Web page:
Will Lincecum ever return to old self?
Oct 18, 2012 at 1:00a ET
Before Game 4, one player said it would be a mistake to underestimate Tim Lincecum.
“He’s actually smarter than he gets credit for,” the player said. “He knows how to pitch.”
The player defending Lincecum was not a teammate but an opponent — infielder Skip Schumaker of the Cardinals.
Alas, once Lincecum took the mound, there was no escaping the jarring reality that the 2012 Timmy is not the 2010 Timmy, and might never be again.
Fans, reporters, teammates, opponents — we all enjoy watching Lincecum so much, we’ve been in a season-long denial, thinking he eventually would snap out of it.
But as Lincecum said after allowing four runs in 4 2/3 innings in the Giants’ 8-3 loss to the Cardinals in Game 4 of the NLCS on Thursday night, he has shown only “flashes” of who he once was.
He did it at various points in the regular season, did it while pitching 8 1/3 innings of relief in his first three postseason games. But when his team needed him most, he couldn’t do it against the Cardinals.
And so the Giants trail the National League Championship Series, three games to one. They are a good team, yes, but not nearly the team they were in '10, when they combined dominant starting pitching with a powerful if flawed offense to win the World Series.
These Giants have gotten quality starts from right-handers Ryan Vogelsong and Matt Cain in the NLCS but poor ones from Lincecum and left-hander Madison Bumgarner. They’ve also scored just 15 runs in four games, with their best hitter, Buster Posey, getting almost nothing to hit and going 2-for-14 with three walks.
Oh, there still is hope for the Giants: Righty Lance Lynn, the Cardinals’ Game 5 starter, is not exactly a lock to pitch well after lasting only 3 2/3 innings in the series opener. A Giants win on Friday night, and the teams will return to San Francisco, with Vogelsong and Cain set for Games 6 and 7, the latter if necessary.
For that to happen, left-hander Barry Zito first must give the Giants a chance Friday night — and he actually beat the Cardinals in St. Louis on Aug. 7, allowing only two solo homers by Allen Craig in 6 2/3 innings. That game became a milestone of sorts, marking the beginning of 12 straight victories for the Giants with Zito on the mound.
Here are the numbers on Zito, though, that matter most: Left-handed hitters batted .209 against him in the regular season, right-handed hitters .281. And the Cardinals are a predominantly right-handed-hitting team.
The Giants, of course, never expected to rely so heavily on Zito. And if Timmy was the old Timmy, the series already might look entirely different.
“That’s obviously been the hardest part,” Lincecum said. “I’ve shown flashes of what I can do, or what I think I should be doing. But what it comes down to, it’s not about what I’ve done. I’ve got to figure out a way to do it differently now, get my outs.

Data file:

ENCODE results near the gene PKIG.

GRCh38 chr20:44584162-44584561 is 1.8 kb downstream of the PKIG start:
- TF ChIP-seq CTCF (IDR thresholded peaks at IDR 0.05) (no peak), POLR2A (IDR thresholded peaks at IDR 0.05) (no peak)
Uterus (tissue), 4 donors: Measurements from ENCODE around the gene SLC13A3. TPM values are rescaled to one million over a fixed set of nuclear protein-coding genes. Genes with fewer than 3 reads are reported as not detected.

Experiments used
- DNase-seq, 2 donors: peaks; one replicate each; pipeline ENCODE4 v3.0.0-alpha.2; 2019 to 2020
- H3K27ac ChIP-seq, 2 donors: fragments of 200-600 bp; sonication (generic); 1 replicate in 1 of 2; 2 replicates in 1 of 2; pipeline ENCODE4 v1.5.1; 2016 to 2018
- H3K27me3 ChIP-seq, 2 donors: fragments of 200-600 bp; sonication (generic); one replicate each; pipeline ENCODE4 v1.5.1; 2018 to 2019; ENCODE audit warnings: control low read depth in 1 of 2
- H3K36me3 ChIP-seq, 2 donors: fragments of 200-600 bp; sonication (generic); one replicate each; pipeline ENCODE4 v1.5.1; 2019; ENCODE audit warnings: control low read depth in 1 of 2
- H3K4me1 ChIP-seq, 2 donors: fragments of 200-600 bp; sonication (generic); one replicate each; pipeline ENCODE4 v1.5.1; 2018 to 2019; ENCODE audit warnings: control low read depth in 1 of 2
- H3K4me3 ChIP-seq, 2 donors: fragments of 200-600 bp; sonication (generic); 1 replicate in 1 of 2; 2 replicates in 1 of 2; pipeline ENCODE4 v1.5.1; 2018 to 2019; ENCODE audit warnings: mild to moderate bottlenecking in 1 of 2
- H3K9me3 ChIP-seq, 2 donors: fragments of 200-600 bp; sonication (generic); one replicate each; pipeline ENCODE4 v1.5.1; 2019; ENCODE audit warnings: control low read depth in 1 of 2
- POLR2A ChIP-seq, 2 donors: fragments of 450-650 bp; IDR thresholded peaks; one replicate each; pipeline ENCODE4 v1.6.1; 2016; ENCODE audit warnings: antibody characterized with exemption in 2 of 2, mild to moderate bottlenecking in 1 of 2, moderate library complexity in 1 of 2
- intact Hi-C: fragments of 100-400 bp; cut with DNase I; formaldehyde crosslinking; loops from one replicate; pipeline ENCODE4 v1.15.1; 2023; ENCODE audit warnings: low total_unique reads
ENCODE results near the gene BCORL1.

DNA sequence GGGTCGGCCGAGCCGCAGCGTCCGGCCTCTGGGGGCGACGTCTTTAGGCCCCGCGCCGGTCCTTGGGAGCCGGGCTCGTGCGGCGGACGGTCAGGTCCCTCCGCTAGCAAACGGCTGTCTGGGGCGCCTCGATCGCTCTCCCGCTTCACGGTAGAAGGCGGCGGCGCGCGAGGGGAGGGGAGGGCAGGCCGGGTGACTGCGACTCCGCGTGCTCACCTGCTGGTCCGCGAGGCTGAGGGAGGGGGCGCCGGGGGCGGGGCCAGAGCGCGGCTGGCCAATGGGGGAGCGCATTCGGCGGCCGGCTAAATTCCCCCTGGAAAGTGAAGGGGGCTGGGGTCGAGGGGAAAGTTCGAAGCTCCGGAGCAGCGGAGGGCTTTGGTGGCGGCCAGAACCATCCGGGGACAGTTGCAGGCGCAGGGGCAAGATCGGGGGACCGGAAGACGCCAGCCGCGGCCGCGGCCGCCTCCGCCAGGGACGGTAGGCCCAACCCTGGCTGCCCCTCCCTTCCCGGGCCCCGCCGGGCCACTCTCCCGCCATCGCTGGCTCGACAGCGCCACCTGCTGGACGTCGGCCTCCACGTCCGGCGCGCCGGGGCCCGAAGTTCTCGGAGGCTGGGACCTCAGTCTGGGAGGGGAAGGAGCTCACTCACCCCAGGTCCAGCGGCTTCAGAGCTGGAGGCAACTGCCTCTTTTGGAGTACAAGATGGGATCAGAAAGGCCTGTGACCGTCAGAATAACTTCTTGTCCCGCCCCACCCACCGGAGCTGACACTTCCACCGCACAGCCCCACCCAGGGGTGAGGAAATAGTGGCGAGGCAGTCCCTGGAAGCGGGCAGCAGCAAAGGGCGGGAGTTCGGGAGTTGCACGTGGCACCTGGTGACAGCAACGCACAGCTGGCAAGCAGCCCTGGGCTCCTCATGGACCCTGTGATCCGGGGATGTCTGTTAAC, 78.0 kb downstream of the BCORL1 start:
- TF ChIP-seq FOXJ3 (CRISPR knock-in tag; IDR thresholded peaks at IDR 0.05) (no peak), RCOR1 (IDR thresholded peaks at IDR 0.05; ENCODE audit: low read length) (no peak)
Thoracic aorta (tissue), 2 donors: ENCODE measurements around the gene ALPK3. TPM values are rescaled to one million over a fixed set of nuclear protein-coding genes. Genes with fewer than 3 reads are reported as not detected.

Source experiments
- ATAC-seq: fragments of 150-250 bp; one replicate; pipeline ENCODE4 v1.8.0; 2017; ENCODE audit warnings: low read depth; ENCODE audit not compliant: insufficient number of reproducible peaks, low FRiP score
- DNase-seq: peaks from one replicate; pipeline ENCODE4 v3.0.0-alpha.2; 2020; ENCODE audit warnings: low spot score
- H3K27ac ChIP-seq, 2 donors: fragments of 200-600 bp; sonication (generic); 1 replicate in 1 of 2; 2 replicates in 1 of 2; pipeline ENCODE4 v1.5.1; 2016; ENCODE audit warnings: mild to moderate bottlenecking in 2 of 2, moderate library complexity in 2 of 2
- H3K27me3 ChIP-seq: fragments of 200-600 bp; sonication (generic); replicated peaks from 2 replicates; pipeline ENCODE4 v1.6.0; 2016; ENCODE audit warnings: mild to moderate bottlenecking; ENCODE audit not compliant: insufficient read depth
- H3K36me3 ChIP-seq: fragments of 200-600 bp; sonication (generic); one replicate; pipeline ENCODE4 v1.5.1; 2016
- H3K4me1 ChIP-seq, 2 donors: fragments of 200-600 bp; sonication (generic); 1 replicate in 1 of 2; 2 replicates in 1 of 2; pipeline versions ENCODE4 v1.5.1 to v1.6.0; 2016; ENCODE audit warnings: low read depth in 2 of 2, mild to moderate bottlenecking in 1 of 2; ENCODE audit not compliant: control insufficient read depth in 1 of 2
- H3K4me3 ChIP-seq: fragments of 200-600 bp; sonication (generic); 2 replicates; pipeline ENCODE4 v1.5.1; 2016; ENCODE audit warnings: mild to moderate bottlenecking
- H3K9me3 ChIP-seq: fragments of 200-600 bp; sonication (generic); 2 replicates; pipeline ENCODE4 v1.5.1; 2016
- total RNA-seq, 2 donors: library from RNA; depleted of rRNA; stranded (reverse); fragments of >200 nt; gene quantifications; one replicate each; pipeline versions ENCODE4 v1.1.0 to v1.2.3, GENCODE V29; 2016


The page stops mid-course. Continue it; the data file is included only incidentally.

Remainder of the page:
“That’s the frustrating part. I’ve always been able to transition on the run and not necessarily worry about that. For me not to make that adjustment on the run is hard.”
He got into an immediate hole Thursday night, allowing the first three hitters to reach, then falling behind, 2-0. Manager Bruce Bochy repeated afterward what Giants pitching coach Dave Righetti said during the FOX broadcast: Lincecum, working exclusively out of the stretch, reliever-style, was “cutting off” his delivery, pointing his foot toward the third-base dugout and throwing across his body.
Righetti said that Lincecum later corrected the mechanical flaw, opening up his delivery and at one point retiring eight straight hitters. But Lincecum again found trouble in the fifth, allowing a booming double by Matt Carpenter after falling behind in the count, 2-0, then RBI singles by Matt Holliday and Yadier Molina.
“It just looked to me like his command isn’t quite as sharp as when I’ve faced him before,” Holliday said. “He’s still a very difficult at-bat. But he left some pitches over the middle of the plate, which he hadn’t done, in my experience, very often.”
Actually, Lincecum’s command and control were issues throughout the regular season. He produced the fourth-best strikeout rate in the NL, but also had the second-highest walk rate and 13th-highest home-run rate. His numbers — 10-15 with a 5.18 ERA — were about what you’d expect of a fifth starter, not an ace.
Thursday night’s outing, then, was not atypical.
“There was no lack of confidence in any of my pitches or (lack of) conviction in 'em,” Lincecum said. “They just weren’t hitting the spots that I needed 'em to.”
To think, this is a pitcher who won the 2008 and '09 National League Cy Young awards, a pitcher who excelled in the 2010 World Series — but a pitcher who, judging from any number of objective measures, is regressing at an alarming rate.
Lincecum could have signed an extension worth more than $100 million last offseason; instead, he settled for a two-year, $40.5 million deal through 2013. He might not care as much as some about the money. But he cares deeply about his craft.
Not surprisingly, he said he was upset with himself Thursday night.
“It’s extremely disappointing,” Lincecum said. “You find it in yourself to pick your team up in a situation like this. But when you don’t go and do it, it’s that much harder to fall.”
He has fallen — hard.
Harder than most of us would have ever imagined.
Harder than most of us want to believe.